When I was still in high school, I had a boss tell me I had a great smile, one that could really light up a room. It was a nice compliment, though I didn’t think too much of it at the time.
Fast-forward to today, and I’ve been thinking about smiles a lot more. Partly this is because I have a new baby daughter. And when she smiles, it’s a showstopper. My mood changes instantly. I can’t help but smile right back. This got me reflecting on smiling at work.
“Service with a smile” is a familiar expression and we all try to put on a good face for customers and colleagues. But why, exactly, are smiles so powerful, and can we find ways to tap into the power of smiling at work?
A little research suggests that there’s definitely more to smiling than meets the eye. (Leonardo was on to something with the Mona Lisa.) A smile has the power to change how we see the world and how others see us.
But there’s one big catch: It’s got to be authentic. And that’s easier said than done.
Facial feedback theory
Charles Darwin may be synonymous with the science of evolution. But he also had another subject of interest: smiles.
In the 1800s, Darwin developed an idea that scientists would eventually dub the “facial feedback hypothesis.” He held that the simple act of smiling can actually make you happier, while frowning can do the opposite.
Go ahead. Try it out. Molding your face into a big, old smile does actually feel kind of nice.
Since Darwin’s time, psychologists have turned to innumerable experiments to test this hypothesis. Among the best known and widely cited studies was published back in 1988. In it, researchers essentially tricked people into smiling by asking them to hold a pen between their teeth. Participants were then asked to assess how funny a series of cartoons was. Those who were “smiling” consistently rated the cartoons funnier.
At work here are a combination of powerful biological and evolutionary forces. At the neurological level, smiling is said to spur a chemical reaction in the brain, releasing dopamine, which increases happiness, and serotonin, which reduces stress. At the same time, we’re culturally conditioned from birth to associate smiling with happiness.
And smiling is, indeed, contagious. Social psychologists from the University of Wisconsin have shown that when someone else smiles we instantly smile back, all as part of a lightning-fast feedback loop where we “try on” other people’s expressions in order to extract meaning from them — all within a few hundred milliseconds.
Over time, a smiling “lifestyle” appears to have real and lasting benefits, as well. A study by The College of Family Physicians of Canada linked smiling to lower blood pressure. Another study even found links between smiling and longevity.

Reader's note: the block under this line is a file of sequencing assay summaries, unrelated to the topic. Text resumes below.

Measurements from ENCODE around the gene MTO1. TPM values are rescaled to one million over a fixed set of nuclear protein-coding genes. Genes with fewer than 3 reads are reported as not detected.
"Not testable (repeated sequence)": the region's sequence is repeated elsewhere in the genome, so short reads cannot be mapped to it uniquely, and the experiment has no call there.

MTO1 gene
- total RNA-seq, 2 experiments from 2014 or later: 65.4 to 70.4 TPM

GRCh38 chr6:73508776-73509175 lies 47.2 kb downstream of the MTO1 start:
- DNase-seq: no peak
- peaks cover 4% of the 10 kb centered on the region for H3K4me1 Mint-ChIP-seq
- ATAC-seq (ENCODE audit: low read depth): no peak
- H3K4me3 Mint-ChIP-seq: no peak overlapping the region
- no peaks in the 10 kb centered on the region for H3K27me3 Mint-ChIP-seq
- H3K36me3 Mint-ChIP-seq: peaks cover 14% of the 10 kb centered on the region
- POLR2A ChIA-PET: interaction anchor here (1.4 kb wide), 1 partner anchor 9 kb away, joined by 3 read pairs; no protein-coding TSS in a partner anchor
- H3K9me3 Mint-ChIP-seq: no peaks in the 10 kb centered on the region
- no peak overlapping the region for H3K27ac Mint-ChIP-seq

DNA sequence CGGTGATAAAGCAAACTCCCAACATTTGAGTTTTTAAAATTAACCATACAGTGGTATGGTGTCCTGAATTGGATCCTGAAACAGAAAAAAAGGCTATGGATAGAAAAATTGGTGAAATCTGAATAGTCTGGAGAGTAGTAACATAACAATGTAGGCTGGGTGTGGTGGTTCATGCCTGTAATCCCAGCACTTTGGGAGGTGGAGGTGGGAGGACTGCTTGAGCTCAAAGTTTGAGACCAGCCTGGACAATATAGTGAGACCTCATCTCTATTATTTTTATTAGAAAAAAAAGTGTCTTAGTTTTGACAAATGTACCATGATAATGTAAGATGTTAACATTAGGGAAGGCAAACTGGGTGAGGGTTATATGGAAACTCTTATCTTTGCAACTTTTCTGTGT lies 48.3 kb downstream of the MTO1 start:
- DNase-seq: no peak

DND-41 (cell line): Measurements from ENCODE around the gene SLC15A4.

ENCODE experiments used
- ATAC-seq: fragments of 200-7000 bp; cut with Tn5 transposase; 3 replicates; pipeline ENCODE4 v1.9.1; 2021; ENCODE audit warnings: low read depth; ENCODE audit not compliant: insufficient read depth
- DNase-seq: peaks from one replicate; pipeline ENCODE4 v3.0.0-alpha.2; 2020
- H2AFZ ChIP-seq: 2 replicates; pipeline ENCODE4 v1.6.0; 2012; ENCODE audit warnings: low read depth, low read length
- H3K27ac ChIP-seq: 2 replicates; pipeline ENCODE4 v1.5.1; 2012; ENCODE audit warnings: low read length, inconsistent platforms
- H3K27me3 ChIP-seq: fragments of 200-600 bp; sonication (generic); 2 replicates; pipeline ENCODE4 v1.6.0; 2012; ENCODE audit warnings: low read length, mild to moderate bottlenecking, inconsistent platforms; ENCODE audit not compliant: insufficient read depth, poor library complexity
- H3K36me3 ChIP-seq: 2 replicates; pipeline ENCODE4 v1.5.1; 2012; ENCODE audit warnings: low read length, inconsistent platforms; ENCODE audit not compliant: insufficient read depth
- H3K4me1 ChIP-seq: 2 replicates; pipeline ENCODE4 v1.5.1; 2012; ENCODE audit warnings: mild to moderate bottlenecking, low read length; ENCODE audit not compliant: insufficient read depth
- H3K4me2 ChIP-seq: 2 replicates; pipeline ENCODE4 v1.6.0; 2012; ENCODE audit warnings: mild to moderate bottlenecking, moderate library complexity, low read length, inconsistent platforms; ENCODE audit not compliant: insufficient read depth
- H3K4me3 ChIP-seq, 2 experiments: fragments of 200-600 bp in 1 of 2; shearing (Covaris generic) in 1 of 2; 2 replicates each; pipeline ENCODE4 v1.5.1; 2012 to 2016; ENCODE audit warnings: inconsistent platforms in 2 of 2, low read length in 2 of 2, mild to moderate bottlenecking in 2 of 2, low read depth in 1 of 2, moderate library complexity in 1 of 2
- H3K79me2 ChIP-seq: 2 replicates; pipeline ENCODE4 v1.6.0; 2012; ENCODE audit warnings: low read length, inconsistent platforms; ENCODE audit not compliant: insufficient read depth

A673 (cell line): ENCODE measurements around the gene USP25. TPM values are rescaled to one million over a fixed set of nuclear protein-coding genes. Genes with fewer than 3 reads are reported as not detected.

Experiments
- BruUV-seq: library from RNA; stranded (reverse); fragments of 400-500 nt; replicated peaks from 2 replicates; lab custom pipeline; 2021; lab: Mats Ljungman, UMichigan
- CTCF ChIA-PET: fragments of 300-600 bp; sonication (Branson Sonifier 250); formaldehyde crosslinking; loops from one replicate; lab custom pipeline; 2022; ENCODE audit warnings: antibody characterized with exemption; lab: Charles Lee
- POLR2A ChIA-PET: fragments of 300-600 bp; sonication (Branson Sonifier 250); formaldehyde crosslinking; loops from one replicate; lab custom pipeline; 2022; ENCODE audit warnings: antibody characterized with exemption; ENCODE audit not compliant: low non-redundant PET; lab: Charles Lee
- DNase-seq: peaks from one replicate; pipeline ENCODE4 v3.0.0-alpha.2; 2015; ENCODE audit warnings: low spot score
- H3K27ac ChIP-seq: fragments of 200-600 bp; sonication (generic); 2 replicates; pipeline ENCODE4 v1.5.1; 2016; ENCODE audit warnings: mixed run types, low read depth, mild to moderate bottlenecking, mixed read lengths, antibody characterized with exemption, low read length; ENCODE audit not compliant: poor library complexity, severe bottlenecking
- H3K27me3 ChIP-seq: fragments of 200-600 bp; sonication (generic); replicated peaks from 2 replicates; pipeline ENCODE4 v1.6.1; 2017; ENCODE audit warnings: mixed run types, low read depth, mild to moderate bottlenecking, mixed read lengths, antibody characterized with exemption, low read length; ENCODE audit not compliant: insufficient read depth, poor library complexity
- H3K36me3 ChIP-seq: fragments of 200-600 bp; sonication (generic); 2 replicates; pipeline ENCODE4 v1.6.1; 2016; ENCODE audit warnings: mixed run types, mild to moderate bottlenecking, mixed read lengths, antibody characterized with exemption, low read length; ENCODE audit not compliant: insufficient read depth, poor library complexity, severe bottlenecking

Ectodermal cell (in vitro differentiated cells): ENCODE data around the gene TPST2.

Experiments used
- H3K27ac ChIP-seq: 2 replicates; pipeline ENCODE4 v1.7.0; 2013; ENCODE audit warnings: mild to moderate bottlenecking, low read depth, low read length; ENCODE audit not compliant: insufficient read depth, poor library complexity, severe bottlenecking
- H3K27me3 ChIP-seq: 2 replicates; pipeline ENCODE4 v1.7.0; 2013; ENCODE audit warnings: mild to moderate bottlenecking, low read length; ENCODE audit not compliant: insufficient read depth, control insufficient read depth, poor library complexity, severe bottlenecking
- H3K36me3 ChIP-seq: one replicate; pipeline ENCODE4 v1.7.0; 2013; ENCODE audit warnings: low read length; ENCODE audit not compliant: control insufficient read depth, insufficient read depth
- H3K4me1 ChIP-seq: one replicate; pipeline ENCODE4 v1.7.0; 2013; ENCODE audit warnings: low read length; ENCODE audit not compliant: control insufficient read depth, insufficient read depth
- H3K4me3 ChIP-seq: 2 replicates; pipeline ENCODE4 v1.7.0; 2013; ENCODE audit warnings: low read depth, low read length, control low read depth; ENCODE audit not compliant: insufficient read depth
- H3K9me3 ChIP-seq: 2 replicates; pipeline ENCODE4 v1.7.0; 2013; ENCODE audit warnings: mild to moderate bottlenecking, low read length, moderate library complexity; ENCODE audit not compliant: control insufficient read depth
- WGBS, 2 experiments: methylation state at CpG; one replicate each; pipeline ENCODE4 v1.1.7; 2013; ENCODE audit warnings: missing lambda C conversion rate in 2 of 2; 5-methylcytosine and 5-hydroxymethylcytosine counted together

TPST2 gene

It’s got to be authentic or it doesn’t work
So should we all just slap on a big grin in the office? Well, it turns out that it’s not that easy.
New research suggests that a forced smile doesn’t necessarily bring benefits … and might be worse than no smile at all. Scientists at the University of Tennessee did a metaanalysis of 300 facial feedback experiments conducted over 50 years. They concluded that, on the whole, the benefits of just moving your mouth into the shape of a smile were “extremely tiny” and often exaggerated. Uh oh.
Another study published this year threw serious shade on the whole “service with a smile” ethos. It found that service workers who were obliged to smile for customers were more likely to engage in heavy drinking after work. The authors speculated that these employees weren’t truly smiling at all, as much as putting on a mask for the benefit of customers and supervisors. (Well, duh.)
To me, this gets to the heart of the matter. A real smile — the kind you see take over the face of a toddler, for instance — is a glorious thing. It’s the manifestation of true happiness. Physiologically, this smile even looks different from a fake smile. A true smile (technically known as a Duchenne smile) engages not just the muscles at the corners of your mouth, but also the orbicularis oculi, which encircle the eye socket. In a real smile, the eyes smile, too, crinkling up on the corners
Bringing smiling into business culture
At the end of the day, smiling — really smiling — does have benefits. The question is: Can we do a better job of letting those true smiles shine through on the job?
I think so. To me, this starts with the cultural tone a company sets. The job might be serious. But that doesn’t mean how we work has to be. Even more important is having a clear sense of mission and purpose on the job. Real joy and real smiles are predicated on people doing work they believe in and feeling they’re making a difference. Finally, I think founders and senior management can lead by example here. Don’t hold back for the sake of decorum or save your smiles up for sales calls. If you’re happy and you know it … show it.
I’ve found that jokes can help, too — the dumber, the better. Since becoming a father, I’ve gotten into the classic genre of humor known as “dad jokes.” Once a week, I share a video update with my team, which goes out to half a dozen offices around the world. After sales figures and planning talk, I always leave time for a dad joke at the end. On that note, I’ll leave you with my latest: Why did the celery close its eyes? Wait for it … Because the salad was dressing.
Groan. That’s terrible. But I hope it made you really smile.
Originally published on LinkedIn.com